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Apple unveils HomePod speaker to take on Amazon Echo and Google Home

The Guardian logo The Guardian 05/06/2017 Olivia Solon in San Francisco

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Watch: First look at Apple's Homepod

Apple is launching a smart home speaker called HomePod to compete with the Amazon Echo and Google Home devices, the company revealed at its annual worldwide developer conference.

The Cupertino company described the 7in device, which comes in white and “space grey”, as a “breakthrough home speaker” designed to “rock the house”. This means that Apple has placed an emphasis on audio quality, packing the speaker with an array of seven tweeters and a woofer as well as “spatial awareness” that detects its location in a room and adapts the output automatically.

In announcing the HomePod, Apple CEO Tim Cook said there were many companies making products for enjoying music in the home but “none have nailed it yet”. He mentioned wireless speaker systems such as Sonos that “sound good but are not smart” and “other smart speakers” (presumably a reference to Amazon Echo and Google Home) that “don’t sound great”.

“We want to combine this all,” he said.

Apple’s HomePod. © EPA Apple’s HomePod.

HomePod is controlled using Siri, the company’s voice-activated personal assistant, which has, according to Apple, been trained to be better at answering questions about music such as “Hey Siri, who’s the drummer in this?”

“Apple reinvented portable music with iPod, and now HomePod will reinvent how we enjoy music wirelessly throughout our homes,” said Philip Schiller, Apple’s senior vice-president of worldwide marketing.

The device can also be used to send messages, get updates on news, sports and weather and control smart home devices connected using Apple’s HomeKit.

Watch: Apple's next moves: Homepod, iOS 11 and iPad Pro (Provided by WSJ)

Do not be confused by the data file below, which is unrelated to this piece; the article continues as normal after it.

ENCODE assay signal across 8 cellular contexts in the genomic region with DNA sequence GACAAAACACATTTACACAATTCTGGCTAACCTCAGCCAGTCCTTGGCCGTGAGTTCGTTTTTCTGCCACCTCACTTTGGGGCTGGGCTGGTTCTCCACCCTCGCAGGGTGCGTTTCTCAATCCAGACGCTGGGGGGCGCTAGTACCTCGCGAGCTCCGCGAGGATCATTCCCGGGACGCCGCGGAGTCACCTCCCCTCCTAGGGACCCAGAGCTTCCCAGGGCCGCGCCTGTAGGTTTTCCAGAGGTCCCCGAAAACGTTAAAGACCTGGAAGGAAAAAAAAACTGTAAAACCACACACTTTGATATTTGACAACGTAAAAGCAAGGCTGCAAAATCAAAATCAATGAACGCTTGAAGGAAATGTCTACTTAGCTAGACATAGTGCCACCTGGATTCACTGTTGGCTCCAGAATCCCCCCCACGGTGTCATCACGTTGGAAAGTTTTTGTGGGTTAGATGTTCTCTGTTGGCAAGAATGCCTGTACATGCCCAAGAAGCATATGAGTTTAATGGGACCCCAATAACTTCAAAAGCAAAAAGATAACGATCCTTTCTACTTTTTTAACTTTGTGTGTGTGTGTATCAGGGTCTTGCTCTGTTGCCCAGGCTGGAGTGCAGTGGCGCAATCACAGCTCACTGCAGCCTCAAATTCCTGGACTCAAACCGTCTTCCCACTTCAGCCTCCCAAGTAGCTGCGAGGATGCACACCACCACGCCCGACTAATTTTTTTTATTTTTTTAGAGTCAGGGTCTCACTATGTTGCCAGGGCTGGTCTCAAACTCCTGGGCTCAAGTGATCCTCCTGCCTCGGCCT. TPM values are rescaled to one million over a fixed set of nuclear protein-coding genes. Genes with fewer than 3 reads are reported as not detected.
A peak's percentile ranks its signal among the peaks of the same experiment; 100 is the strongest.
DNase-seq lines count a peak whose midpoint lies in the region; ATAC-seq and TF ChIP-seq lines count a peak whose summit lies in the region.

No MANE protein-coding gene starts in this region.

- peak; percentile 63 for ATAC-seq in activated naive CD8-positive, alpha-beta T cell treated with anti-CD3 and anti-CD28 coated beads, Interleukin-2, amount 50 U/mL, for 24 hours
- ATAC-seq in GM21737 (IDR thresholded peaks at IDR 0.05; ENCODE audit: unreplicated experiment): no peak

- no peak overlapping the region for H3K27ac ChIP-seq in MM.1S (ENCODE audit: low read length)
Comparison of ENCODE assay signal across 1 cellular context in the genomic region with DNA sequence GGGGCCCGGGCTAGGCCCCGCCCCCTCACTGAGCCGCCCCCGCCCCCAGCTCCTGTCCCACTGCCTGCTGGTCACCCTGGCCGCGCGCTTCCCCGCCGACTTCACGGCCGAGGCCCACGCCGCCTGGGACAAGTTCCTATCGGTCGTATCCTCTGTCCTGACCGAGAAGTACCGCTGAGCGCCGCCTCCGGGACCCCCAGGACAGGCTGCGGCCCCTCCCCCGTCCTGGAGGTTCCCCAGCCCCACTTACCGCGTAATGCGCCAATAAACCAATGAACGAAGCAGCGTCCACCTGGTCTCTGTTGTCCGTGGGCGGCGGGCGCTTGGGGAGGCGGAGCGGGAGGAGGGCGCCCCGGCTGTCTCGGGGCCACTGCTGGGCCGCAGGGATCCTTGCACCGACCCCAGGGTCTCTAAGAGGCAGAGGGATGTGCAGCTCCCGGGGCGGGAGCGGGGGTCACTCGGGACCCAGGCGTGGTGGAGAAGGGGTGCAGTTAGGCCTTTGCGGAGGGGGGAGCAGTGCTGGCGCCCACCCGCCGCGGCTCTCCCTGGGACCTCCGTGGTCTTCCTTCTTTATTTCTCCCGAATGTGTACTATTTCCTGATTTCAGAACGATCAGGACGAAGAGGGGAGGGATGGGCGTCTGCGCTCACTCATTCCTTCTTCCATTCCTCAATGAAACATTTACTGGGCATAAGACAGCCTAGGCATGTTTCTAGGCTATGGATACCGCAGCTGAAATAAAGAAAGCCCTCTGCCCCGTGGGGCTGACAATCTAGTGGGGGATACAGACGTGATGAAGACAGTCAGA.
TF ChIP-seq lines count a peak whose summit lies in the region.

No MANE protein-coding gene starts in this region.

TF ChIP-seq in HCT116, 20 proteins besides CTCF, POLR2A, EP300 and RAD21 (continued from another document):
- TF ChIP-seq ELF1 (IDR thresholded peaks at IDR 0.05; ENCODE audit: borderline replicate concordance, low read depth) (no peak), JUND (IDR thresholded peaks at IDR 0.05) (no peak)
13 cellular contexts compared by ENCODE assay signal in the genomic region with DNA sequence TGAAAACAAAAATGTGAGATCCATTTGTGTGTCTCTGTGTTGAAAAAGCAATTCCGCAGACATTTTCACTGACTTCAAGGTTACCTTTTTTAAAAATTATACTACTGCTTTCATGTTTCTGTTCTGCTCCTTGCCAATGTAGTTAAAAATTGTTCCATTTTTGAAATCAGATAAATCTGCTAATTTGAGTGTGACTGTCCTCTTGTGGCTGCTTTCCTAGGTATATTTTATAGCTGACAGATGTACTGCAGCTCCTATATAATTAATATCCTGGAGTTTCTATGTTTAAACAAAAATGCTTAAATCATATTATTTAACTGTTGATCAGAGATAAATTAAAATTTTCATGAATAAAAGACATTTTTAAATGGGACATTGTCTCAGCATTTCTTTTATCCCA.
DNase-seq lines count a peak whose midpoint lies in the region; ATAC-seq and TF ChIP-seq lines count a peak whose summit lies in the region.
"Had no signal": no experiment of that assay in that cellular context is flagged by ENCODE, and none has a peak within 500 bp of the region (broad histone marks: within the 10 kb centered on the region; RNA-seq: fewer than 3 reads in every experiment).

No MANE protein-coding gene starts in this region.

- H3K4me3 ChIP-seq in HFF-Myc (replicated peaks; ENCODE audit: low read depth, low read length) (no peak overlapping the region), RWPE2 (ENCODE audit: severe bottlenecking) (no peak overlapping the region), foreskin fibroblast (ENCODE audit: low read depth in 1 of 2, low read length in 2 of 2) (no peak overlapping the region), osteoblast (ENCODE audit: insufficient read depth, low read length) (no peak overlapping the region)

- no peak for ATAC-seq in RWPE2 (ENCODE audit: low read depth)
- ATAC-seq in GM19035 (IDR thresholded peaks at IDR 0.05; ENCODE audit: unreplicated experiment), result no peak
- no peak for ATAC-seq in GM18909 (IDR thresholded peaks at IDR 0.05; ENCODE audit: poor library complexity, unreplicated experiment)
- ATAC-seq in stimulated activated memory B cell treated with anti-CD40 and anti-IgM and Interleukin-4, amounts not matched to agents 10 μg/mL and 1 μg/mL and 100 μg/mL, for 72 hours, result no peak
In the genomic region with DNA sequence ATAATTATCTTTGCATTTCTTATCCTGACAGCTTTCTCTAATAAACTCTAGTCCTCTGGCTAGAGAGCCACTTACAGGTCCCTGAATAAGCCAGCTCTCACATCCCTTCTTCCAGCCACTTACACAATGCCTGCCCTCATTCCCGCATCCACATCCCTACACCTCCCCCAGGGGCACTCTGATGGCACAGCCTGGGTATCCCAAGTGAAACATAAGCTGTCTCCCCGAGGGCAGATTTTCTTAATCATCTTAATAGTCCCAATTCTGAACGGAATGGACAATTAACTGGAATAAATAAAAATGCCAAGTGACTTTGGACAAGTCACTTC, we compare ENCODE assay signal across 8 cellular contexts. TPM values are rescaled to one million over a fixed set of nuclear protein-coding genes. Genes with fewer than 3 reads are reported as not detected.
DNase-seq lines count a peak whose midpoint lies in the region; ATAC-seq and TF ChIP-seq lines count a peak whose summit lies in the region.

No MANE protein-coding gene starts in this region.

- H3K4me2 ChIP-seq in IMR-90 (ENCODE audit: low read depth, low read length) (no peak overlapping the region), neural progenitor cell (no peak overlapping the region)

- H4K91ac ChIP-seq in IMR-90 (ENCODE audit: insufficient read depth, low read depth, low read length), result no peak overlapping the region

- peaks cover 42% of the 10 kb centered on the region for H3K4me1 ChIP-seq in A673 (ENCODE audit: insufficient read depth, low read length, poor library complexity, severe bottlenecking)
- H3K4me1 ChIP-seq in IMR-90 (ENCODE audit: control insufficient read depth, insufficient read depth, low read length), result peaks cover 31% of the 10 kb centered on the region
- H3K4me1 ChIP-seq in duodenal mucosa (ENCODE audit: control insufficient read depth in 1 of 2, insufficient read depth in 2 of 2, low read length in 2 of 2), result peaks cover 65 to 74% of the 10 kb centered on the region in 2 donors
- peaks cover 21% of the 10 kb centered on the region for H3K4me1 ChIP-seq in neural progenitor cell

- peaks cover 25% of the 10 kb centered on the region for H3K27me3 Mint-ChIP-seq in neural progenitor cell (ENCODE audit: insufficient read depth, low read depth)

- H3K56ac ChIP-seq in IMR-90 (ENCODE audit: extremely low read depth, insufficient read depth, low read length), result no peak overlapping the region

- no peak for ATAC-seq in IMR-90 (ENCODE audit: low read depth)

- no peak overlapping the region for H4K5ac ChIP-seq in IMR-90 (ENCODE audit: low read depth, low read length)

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Apple CEO Tim Cook introduces the Homepod. Photograph: Justin Sullivan/Getty Images

At $349, it will be more expensive than Google Home ($109) and Amazon Echo ($179) but cheaper than the Sonos Play 5 ($499). The product will launch in the US, UK and Australia in December 2017 and in other markets in 2018.

“I think it’s a very Apple-esque product in that it seeks to stake out the high end of a market with its technology, price and positioning,” said analyst Paul Erickson from IHS Markit.

However, Erickson described the price point as “aspirational” given that consumer expectations have been set by cheaper competitors, “although Apple has done a great job of being extremely profitable without having to cater to the mainstream, and they will drop their price over time”, he said.

Besides the HomePod, Apple unveiled a collection of new and upgraded products, including a new computer, the $4,999 iMac Pro. The more powerful iMac is intended to address concerns of creative professionals who had been limited to much less powerful iMacs or the much-loved Mac Pro, which hasn’t been updated since 2013.

There was also a new 10.5in version of the iPad Pro, the tablet for professional users, which can support a full-sized keyboard cover. The device has a better display, is faster, and comes with 64GB of memory. The device will start at $649 and start shipping next week. There’s also a 12.9in version that starts at $799.

“We’ve been pushing the boundary of iPads, and today, we’re going to push them further than we ever have before,” Cook said.

Just as Google and Facebook did at their developer conferences this year, Apple announced an augmented reality platform called ARKit to allow developers to more easily create augmented reality apps, such as Pokémon Go, which overlay digital objects on to the real world.

Apple’s senior vice-president of software engineering, Craig Federighi, demonstrated the company’s AR capabilities by placing a virtual coffee cup, lamp and vase onto a real table. Given that it is already supported by millions of iPads and iPhones it will, Federighi said, “be the largest AR platform in the world”.

There were also a couple of updates to Apple’s web browser, Safari, including a speed boost that makes it, according to Apple, the fastest ever desktop browser. It also introduced autoplay blocking, which stops music and video from playing automatically without your permission on websites as well as “intelligent tracking prevention”, which stops ads from following you around the web.

Read more about Apple’s announcements from WWDC on the Guardian’s liveblog.

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